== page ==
A moving average takes a noisy time series and replaces each value with the average value of a neighborhood about the given value. This neighborhood may consist of purely historical data, or it may be centered about the given value. Furthermore, the values in the neighborhood may be weighted using different sets of weights. Here is an example of an equally weighted three point moving average, using historical data,
Here, represents the smoothed signal, and represents the noisy time series. In contrast to simple moving averages, an exponentially weighted moving average (EWMA) adjusts a value according to an exponentially weighted sum of all previous values. This is the basic idea,
This is nice because you don’t have to worry about having a three point window, versus a five point window, or worry about the appropriateness of your weighting scheme. With the EWMA, previous perturbations “remembered,” and “slowly forgotten,” by the term in the last equation, whereas with a window or neighborhood with discrete boundaries, a perturbation is forgotten as soon as it passes out of the window.
Averaging the EWMA to Accommodate Trends
After reading about EWMAs in a data analysis book, I had gone along happily using this tool on every single smoothing application that I came across. It was not until later that I learned that the EWMA function is really only appropriate for stationary data, i.e., data without trends or seasonality. In particular, the EWMA function resists trends away from the current mean that it’s already “seen”. So, if you have a noisy hat function that goes from 0, to 1, and then back to 0, then the EWMA function will return low values on the up-hill side, and high values on the down-hill side. One way to circumvent this is to smooth the signal in both directions, marching forward, and then marching backward, and then average the two. Here, we will use the EWMA function provided by the pandas module.
import pandas, numpy as np ewma = pandas.stats.moments.ewma # make a hat function, and add noise x = np.linspace(0,1,100) x = np.hstack((x,x[::-1])) x += np.random.normal( loc=0, scale=0.1, size=200 ) plot( x, alpha=0.4, label='Raw' ) # take EWMA in both directions with a smaller span term fwd = ewma( x, span=15 ) # take EWMA in fwd direction bwd = ewma( x[::-1], span=15 ) # take EWMA in bwd direction c = np.vstack(( fwd, bwd[::-1] )) # lump fwd and bwd together c = np.mean( c, axis=0 ) # average # regular EWMA, with bias against trend plot( ewma( x, span=20 ), 'b', label='EWMA, span=20' ) # "corrected" (?) EWMA plot( c, 'r', label='Reversed-Recombined' ) legend(loc=8) savefig( 'ewma_correction.png', fmt='png', dpi=100 )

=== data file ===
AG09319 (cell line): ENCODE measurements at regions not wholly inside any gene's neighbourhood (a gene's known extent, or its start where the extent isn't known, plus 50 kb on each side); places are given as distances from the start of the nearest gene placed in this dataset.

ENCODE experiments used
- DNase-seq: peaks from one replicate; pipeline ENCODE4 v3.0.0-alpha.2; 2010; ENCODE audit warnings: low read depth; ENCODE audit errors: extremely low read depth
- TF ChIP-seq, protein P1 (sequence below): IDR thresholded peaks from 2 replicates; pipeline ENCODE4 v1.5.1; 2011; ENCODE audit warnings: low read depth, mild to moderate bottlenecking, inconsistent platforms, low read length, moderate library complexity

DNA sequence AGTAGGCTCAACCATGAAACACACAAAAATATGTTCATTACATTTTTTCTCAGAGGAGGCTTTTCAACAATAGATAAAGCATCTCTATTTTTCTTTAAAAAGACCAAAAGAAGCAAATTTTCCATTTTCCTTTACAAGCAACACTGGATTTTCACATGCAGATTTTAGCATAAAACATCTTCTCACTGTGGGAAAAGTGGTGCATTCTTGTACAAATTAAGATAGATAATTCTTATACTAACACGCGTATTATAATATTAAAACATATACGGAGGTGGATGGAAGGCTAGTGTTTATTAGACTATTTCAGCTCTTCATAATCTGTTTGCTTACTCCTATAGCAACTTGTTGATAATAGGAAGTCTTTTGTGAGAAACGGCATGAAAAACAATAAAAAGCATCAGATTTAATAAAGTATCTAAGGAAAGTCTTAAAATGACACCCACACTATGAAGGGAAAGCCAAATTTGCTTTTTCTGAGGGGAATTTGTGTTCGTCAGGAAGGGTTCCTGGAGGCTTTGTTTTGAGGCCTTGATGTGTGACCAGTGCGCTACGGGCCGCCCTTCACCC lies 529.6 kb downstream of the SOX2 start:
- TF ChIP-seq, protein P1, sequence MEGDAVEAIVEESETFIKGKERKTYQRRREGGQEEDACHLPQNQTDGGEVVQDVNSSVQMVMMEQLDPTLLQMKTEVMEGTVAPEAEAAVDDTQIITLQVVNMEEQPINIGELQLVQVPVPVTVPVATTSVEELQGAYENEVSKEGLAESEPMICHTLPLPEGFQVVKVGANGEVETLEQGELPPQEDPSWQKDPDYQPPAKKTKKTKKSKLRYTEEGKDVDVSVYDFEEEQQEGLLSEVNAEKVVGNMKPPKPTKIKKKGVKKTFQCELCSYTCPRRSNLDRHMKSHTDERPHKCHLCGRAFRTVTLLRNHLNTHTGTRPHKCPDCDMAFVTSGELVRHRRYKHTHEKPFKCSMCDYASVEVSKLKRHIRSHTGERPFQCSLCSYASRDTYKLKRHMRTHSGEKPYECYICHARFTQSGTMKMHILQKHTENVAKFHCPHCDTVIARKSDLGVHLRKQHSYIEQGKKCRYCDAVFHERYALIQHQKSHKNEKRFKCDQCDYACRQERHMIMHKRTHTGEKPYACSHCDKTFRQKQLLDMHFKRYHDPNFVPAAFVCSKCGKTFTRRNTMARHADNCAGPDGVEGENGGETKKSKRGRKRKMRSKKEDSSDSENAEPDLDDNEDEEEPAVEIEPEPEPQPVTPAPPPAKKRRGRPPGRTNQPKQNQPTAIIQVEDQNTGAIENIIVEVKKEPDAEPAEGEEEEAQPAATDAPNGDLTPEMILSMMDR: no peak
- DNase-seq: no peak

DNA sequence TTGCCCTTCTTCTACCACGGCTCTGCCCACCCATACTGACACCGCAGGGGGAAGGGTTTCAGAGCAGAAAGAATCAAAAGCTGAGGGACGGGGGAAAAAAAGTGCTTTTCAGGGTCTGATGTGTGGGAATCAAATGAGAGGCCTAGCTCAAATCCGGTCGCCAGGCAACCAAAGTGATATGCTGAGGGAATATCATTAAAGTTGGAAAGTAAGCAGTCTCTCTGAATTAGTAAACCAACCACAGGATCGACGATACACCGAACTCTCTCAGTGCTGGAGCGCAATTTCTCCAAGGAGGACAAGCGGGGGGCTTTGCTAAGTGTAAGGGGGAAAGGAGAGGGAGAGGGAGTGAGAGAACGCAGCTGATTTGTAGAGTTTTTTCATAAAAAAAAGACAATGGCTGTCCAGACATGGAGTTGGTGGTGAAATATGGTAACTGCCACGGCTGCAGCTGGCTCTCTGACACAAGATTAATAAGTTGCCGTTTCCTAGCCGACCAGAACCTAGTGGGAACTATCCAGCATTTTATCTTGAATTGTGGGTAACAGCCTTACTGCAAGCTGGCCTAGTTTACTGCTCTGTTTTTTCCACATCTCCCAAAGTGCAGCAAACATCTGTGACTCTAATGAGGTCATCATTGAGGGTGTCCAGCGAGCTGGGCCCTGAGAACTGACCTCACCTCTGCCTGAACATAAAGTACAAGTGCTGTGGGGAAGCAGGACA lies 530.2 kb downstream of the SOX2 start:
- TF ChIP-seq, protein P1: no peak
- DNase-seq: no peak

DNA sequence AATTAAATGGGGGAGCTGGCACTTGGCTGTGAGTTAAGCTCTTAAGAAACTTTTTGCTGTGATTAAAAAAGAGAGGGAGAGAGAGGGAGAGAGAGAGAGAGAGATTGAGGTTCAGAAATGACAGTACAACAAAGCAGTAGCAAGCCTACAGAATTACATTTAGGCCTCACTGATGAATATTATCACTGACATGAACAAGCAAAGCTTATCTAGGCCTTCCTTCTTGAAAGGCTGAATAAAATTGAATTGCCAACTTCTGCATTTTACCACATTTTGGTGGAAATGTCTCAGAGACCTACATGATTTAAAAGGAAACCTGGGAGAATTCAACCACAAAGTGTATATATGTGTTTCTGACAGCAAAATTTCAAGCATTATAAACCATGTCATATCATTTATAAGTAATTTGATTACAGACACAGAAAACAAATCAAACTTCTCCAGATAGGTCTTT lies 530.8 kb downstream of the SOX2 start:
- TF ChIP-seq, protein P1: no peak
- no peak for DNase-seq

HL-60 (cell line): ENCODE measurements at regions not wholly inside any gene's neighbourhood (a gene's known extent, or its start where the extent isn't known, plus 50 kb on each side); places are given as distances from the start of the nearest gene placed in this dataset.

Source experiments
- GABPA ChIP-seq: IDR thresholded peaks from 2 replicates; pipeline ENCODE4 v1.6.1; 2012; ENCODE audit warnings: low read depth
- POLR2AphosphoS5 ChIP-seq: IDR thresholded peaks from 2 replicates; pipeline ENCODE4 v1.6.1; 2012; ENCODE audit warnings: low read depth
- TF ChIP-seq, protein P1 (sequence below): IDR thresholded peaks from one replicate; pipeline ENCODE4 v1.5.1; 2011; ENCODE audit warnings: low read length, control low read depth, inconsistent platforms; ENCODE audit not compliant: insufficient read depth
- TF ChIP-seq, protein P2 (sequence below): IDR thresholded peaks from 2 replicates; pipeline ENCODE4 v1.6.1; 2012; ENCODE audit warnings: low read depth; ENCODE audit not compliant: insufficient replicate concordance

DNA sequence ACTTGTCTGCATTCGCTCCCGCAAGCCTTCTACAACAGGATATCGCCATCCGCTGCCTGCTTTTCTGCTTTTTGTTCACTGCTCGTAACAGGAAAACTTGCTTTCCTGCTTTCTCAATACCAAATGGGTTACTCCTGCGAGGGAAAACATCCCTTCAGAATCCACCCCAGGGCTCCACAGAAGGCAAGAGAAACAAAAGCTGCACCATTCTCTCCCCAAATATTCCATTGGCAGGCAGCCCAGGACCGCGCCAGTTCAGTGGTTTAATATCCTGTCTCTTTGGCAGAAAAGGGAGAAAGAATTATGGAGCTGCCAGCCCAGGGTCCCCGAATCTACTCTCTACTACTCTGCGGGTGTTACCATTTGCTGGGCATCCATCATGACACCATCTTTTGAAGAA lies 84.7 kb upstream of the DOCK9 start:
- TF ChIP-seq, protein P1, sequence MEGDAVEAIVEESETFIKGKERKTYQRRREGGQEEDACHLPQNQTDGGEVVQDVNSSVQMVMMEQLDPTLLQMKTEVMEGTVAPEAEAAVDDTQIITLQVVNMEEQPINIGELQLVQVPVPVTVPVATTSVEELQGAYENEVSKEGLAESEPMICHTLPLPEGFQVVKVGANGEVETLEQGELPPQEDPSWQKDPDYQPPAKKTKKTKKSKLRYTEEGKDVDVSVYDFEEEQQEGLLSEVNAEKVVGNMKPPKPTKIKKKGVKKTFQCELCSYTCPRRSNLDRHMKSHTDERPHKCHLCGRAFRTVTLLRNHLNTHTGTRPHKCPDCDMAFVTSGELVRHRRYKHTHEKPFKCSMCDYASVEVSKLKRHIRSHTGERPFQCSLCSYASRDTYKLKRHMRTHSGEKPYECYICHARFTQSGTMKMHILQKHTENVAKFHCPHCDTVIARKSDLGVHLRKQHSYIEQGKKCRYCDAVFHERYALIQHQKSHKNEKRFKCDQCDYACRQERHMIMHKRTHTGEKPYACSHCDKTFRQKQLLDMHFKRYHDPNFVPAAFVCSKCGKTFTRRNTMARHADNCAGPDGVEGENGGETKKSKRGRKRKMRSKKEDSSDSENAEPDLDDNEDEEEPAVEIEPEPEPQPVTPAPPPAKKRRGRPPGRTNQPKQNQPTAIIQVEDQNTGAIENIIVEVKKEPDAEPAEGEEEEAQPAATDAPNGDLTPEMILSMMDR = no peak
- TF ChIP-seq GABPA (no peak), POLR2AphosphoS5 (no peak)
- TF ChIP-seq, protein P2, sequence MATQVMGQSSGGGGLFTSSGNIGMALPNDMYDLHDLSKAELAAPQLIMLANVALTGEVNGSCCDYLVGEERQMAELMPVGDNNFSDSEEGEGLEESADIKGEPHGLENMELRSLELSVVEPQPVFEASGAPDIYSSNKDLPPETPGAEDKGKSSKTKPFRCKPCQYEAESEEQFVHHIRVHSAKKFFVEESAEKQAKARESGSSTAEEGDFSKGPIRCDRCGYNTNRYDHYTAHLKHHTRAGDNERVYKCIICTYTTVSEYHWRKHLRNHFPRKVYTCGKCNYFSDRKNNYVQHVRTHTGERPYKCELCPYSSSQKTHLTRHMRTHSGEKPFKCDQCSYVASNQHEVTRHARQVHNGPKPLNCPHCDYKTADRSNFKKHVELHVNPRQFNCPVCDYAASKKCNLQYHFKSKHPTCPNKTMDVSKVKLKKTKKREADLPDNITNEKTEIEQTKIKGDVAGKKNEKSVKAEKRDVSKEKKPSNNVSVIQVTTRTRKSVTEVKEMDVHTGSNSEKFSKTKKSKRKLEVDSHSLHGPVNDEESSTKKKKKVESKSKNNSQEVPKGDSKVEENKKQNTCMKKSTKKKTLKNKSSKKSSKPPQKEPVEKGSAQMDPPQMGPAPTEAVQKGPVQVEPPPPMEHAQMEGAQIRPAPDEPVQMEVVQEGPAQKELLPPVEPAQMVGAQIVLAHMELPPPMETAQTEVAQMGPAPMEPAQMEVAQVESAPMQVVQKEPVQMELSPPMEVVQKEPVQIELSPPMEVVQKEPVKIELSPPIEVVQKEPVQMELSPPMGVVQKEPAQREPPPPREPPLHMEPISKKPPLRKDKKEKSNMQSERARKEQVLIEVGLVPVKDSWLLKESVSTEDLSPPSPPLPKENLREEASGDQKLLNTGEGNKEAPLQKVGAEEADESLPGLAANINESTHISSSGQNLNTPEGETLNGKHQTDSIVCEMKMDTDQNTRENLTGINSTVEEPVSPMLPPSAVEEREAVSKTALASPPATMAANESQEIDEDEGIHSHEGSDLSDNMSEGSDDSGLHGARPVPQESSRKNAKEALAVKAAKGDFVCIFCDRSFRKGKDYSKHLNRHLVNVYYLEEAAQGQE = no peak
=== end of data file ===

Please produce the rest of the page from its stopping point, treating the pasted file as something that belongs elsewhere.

Holt-Winters Second Order EWMA
The Holt-Winters second order method attempts to incorporate the estimated trend into the smoothed data, using a term that keeps track of the slope of the original signal. The smoothed signal is written to the term.
And here is some Python code implementing the Holt-Winters second order method on another noisy hat function, as before.
import numpy as np def holt_winters_second_order_ewma( x, span, beta ): N = x.size alpha = 2.0 / ( 1 + span ) s = np.zeros(( N, )) b = np.zeros(( N, )) s = x for i in range( 1, N ): s[i] = alpha * x[i] + ( 1 - alpha )*( s[i-1] + b[i-1] ) b[i] = beta * ( s[i] - s[i-1] ) + ( 1 - beta ) * b[i-1] return s # make a hat function, and add noise x = np.linspace(0,1,100) x = np.hstack((x,x[::-1])) x += np.random.normal( loc=0, scale=0.1, size=200 ) + 3.0 plot( x, alpha=0.4, label='Raw' ) # holt winters second order ewma plot( holt_winters_second_order_ewma( x, 10, 0.3 ), 'b', label='Holt-Winters' ) title('Holt-Winters' ) legend( loc=8 ) savefig( 'holt_winters.png', fmt='png', dpi=100 )